and thus the concurrency issue shows its ugly head because another user could get in between those two statements.

The only way to prevent this is to execute these two statements within the context of a transaction, as:

    SET TRANSACTION ISOLATION LEVEL REPEATABLE READ
    BEGIN TRANSACTION
    UPDATE OrderSequence SET LastOrderNumber = LastOrderNumber + 1;
    SELECT LastOrderNumber FROM OrderSequence;
    COMMIT TRANSACTION

this guarantees that no other user can be updating and then reading the order number value while another user is attempting the same thing.

The REPEATABLE READ isolation level insures that a lock is obtained on the row being updated, and no other user can obtain that lock until it is released via the COMMIT statement.

I think it's better to control the transaction and it's COMMIT (or ROLLBACK) from within the Client code, rather than within TSQL (error handling is WAY better) but YMMV.

Jeff Mason
Custom Apps, Inc.
je.mason@comcast.net
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  #4 (permalink)  
Old December 4th, 2006, 04:16 PM
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Hi Jeff, N4th,

Many thanks to your reply and help.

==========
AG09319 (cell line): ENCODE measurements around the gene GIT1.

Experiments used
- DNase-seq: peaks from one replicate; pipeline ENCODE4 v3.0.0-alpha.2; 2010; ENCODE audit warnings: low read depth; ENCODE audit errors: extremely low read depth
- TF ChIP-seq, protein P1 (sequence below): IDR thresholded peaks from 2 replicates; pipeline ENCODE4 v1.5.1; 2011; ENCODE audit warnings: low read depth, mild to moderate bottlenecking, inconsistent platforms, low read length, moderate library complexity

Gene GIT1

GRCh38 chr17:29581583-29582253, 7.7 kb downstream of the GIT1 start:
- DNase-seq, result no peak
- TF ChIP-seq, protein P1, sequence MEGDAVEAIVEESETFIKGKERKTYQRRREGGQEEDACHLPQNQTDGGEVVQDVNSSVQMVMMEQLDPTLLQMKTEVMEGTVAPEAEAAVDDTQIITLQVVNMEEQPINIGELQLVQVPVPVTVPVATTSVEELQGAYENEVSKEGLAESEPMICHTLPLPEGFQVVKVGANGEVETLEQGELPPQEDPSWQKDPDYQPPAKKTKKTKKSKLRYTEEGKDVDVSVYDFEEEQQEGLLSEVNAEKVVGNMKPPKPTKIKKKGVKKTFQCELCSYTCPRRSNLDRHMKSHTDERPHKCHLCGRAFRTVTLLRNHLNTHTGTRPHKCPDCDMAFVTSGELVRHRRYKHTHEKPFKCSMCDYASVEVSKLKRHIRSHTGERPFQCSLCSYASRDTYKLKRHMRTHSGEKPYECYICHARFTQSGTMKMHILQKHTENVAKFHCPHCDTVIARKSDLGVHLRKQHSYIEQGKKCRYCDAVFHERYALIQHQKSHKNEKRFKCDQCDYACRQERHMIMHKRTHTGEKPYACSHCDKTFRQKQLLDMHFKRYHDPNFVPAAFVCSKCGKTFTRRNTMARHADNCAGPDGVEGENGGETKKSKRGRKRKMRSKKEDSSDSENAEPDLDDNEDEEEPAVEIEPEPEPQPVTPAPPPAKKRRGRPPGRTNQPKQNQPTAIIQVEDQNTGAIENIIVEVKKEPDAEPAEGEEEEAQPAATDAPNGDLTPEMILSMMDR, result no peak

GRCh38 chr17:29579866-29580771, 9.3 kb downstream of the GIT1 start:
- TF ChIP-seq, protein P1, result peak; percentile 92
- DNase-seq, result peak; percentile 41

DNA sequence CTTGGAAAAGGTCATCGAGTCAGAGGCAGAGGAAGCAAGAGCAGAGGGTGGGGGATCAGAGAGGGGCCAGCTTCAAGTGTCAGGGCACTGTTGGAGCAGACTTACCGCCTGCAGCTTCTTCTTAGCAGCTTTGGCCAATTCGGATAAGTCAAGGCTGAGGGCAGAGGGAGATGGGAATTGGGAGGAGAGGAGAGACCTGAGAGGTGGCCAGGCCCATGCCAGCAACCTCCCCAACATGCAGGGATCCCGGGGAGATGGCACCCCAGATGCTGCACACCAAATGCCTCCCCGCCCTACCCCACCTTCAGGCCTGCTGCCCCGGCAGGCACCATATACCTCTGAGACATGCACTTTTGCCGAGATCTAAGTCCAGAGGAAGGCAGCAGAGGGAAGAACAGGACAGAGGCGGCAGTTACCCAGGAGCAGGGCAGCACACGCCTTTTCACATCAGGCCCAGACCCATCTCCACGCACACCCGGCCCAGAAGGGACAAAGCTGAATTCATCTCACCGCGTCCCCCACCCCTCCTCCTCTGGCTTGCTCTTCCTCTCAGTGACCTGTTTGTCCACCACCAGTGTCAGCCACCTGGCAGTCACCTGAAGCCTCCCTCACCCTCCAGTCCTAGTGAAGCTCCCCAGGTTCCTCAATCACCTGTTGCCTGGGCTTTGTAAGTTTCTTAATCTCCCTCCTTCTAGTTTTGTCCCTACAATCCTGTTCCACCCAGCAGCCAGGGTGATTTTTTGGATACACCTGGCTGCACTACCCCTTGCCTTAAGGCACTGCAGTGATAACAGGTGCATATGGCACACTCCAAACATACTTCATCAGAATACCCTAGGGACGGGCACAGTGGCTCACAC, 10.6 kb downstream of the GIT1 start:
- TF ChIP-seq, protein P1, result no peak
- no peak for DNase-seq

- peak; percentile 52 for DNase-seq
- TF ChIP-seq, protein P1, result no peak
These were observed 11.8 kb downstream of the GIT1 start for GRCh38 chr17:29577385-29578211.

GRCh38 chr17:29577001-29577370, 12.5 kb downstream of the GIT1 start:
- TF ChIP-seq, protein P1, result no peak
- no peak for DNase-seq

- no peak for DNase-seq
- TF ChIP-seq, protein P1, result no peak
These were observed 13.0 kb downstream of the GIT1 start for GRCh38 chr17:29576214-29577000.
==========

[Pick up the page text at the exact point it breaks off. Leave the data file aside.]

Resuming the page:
It is much clearer now what I have to do.

The reason why I have to use a Stored Procedure to do this is that since the beginning we are using this design. We have a C# class responsible to do all inserts and updates, deletes etc. and we need to manitain consistency.

Therefore, I will have to use a stored procedure for that.

I have a table called tblCompany and it looks something like this:

id companyName Address insertionCounter
1 company1 1 r street 3
2 company2 2 r road 1
3 company2 22 s road 100

Below this message, You will find an extract of my C# code that uses a command object and add parameters to be sent to the stored procedure in the database.

Jeff you said:

"The REPEATABLE READ isolation level insures that a lock is obtained on the row being updated, and no other user can obtain that lock until it is released via the COMMIT statement."

That is exactly what I need because the row being updated is determined by the company ID so it means if another user from another company want to update its counter then I will not have any problems, right ??

Please correct me if I am wrong!!!!

Also, you said that it is better to control the transaction and it's COMMIT (or ROLLBACK) from within the Client code, rather than within TSQL (error handling is WAY better).

Please could you have a look at my C# code and point me out what I have to do in other to control the the transaction in my code.

I presume that the sql statement in the stored procedure will then look something like this:

UPDATE OrderSequence SET LastOrderNumber = LastOrderNumber + 1;
    SELECT LastOrderNumber FROM OrderSequence;

and then this:
SET TRANSACTION ISOLATION LEVEL REPEATABLE READ
BEGIN TRANSACTION

COMMIT TRANSACTION

But what about the ROLLBACK ??

I would appreciate very much if could help me.

Cheers

CPall

C# Code

[CommandGenerator.SqlParameter("UserId")] SqlInt32 ID
)
{
try
{
   //Create SQL command object
   SqlCommand command = CommandGenerator.SqlCommandGenerator.GenerateComma nd